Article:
No matter where you are, you’re in a watershed.
We all live in a watershed and what we do matters. Here are some resources to help you do good in your space.
- Backyard Habitat Certification Program, a unique program of Portland Audubon and Columbia Land Trust that supports urban gardeners in their efforts to create natural backyard habitats.
- Weed Watchers, a volunteer training program of West Multnomah Soil & Water Conservation District for anyone interested in learning more about how to prevent the spread of invasive weed species.
- EMSWCD Workshops, classes to help you care for your land in ways that benefit people, water and wildlife hosted by East Multnomah Soil & Water Conservation District.
- Stormwater Stars demonstrations lead participants in hands-on planning and installation of yard-scale stormwater management techniques, including soil amendments, permeable walkways, pavement removal, lawn reduction/replacement, native landscaping, and biodegradable erosion control to reduce the volume of stormwater runoff and sediment pollution generated by their property.
Managing Nonnative Plants
Did you know that declines in suburban backyard birds is linked to the presence of nonnative plants? Read more about the Smithsonian study here. And learn more about managing nonnative plants with these resources:
Weed Management Fact Sheets – These fact sheets can help you identify some of the common trouble species in the Clackamas, Clark, Multnomah and Washington County Cooperative Weed Management Area (4-County CWMA) and provide tips and recommendations on how to control them.
WeedWise Program – Working to improve the management of invasive weeds across Clackamas County.
Planting Native Plants
Most insects are specialists, depending on one or a few native plants during their life cycle; most terrestrial birds feed their young on high-protein insects, regardless of what they’ll eat as adults. Having native plants present helps to build a strong ecosystem from the ground up!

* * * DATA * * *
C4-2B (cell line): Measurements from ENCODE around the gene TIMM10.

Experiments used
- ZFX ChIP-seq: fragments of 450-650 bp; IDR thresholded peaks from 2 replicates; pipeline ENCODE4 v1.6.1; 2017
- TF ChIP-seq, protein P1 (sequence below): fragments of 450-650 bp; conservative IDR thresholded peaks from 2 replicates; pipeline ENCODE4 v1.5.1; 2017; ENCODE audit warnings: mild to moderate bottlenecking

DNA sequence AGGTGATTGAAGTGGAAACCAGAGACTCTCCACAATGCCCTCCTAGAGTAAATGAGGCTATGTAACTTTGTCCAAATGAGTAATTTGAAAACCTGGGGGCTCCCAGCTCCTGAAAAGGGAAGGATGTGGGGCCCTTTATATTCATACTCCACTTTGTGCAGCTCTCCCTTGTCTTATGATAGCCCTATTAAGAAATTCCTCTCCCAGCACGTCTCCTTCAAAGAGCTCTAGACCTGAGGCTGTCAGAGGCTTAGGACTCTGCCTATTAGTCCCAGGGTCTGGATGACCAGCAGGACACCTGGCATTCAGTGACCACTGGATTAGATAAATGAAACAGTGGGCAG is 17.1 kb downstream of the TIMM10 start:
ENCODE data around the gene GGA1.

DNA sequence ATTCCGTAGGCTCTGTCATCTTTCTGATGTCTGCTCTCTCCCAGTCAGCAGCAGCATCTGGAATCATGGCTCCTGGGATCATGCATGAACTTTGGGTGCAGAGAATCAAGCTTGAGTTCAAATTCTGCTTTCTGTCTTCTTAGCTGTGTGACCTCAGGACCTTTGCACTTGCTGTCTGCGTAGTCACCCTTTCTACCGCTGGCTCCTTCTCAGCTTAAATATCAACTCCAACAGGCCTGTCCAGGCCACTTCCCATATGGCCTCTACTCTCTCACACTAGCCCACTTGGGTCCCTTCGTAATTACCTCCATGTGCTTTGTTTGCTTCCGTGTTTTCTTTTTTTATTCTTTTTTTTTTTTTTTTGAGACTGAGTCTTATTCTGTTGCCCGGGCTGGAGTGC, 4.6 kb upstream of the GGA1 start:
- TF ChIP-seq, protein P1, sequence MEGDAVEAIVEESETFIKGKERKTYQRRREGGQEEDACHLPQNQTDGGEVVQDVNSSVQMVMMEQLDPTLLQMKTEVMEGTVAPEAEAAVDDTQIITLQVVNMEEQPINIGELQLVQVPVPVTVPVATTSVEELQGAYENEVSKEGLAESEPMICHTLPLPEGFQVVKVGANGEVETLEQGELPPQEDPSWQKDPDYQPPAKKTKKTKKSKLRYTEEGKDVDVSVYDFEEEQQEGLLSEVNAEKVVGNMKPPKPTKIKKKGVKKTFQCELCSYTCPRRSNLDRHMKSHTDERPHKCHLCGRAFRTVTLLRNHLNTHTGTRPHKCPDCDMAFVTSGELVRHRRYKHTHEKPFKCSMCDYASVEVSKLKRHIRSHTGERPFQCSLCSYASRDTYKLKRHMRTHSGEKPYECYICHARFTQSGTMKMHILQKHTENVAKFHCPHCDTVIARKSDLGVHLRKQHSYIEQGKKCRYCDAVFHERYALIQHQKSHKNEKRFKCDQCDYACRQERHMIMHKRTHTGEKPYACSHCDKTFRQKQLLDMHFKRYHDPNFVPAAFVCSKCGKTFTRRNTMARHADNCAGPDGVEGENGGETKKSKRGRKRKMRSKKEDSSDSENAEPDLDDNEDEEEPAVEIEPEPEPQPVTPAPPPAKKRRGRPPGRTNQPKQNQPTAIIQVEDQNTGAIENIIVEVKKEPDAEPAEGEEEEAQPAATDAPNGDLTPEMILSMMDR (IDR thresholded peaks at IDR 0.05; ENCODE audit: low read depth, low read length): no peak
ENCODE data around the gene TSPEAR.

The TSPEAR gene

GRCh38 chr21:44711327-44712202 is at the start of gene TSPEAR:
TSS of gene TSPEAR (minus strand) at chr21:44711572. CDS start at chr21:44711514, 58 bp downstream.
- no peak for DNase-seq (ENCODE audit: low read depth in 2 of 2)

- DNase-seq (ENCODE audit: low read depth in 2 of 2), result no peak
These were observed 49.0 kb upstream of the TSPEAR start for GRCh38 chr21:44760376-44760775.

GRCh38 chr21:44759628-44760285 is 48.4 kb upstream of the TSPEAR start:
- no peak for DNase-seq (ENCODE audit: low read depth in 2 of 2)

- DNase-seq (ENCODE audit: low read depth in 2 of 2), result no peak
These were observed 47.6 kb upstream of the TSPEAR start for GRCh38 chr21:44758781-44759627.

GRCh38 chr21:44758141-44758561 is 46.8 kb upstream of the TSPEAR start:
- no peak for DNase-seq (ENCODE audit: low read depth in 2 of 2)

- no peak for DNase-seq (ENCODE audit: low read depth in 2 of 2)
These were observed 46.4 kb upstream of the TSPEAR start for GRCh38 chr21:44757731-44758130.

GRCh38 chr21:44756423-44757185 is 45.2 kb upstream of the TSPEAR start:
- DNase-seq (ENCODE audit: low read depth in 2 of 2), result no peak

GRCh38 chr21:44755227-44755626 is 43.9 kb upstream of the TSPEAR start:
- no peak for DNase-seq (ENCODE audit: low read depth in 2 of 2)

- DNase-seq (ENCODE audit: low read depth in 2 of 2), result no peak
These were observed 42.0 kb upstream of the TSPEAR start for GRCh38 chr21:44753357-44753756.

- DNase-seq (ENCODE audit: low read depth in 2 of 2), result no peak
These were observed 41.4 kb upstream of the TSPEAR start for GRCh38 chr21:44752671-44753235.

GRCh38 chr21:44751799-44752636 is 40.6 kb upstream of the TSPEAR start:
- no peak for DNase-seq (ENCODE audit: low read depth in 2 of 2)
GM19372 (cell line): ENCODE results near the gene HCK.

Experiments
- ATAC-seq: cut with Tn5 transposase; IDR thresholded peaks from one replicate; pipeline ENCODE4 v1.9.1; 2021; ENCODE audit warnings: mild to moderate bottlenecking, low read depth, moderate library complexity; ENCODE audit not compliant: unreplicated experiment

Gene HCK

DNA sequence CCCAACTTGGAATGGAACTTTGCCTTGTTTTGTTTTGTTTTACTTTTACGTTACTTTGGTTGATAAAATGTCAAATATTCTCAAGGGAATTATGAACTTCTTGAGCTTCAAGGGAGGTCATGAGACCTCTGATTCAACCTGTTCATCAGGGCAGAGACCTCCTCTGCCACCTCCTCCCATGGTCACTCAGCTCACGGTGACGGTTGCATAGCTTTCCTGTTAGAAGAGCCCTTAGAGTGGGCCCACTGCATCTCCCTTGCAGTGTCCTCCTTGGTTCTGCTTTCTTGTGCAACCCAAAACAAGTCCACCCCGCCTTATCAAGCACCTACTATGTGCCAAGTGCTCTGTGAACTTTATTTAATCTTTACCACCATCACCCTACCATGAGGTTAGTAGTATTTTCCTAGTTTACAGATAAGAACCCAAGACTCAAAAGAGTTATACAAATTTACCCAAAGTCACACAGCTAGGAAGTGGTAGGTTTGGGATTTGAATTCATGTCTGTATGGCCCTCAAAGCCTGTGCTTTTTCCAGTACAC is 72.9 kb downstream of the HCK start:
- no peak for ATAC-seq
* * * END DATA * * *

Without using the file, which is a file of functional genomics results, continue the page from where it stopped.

Portland Plant List
The Portland Plant List is comprised of two lists and supporting information: the Native Plants List and the Nuisance Plants List.
Specially trained in habitat restoration, skilled in identifying invasive plants and choice & installation of native plants, environmental contractors can help you transform your space into higher habitat quality. Some environmental contractors we work with:
Do It Yourself
Ready to get dirty in your backyard, but possibly short on some of the tools you need? Check out the Westside Watershed Resource Center Tool Loan Program.
Collaboration & Grant Funding
At Tryon Creek Watershed Council, we seek grant funding in order to advance habitat restoration work amongst neighbors. If you and your neighbors are interested in seeking grant funding, contact us.
Larger projects may be eligible for one of several grant programs. The Oregon Watershed Enhancement Board (OWEB) is a state agency that provides grants to help Oregon residents take care of streams, rivers, wetlands and natural areas. OWEB grants are funded from the Oregon Lottery, federal dollars, and salmon license plate revenue.
Live outside of the Tryon Creek watershed? Here are some nearby organizations that may be able to help you: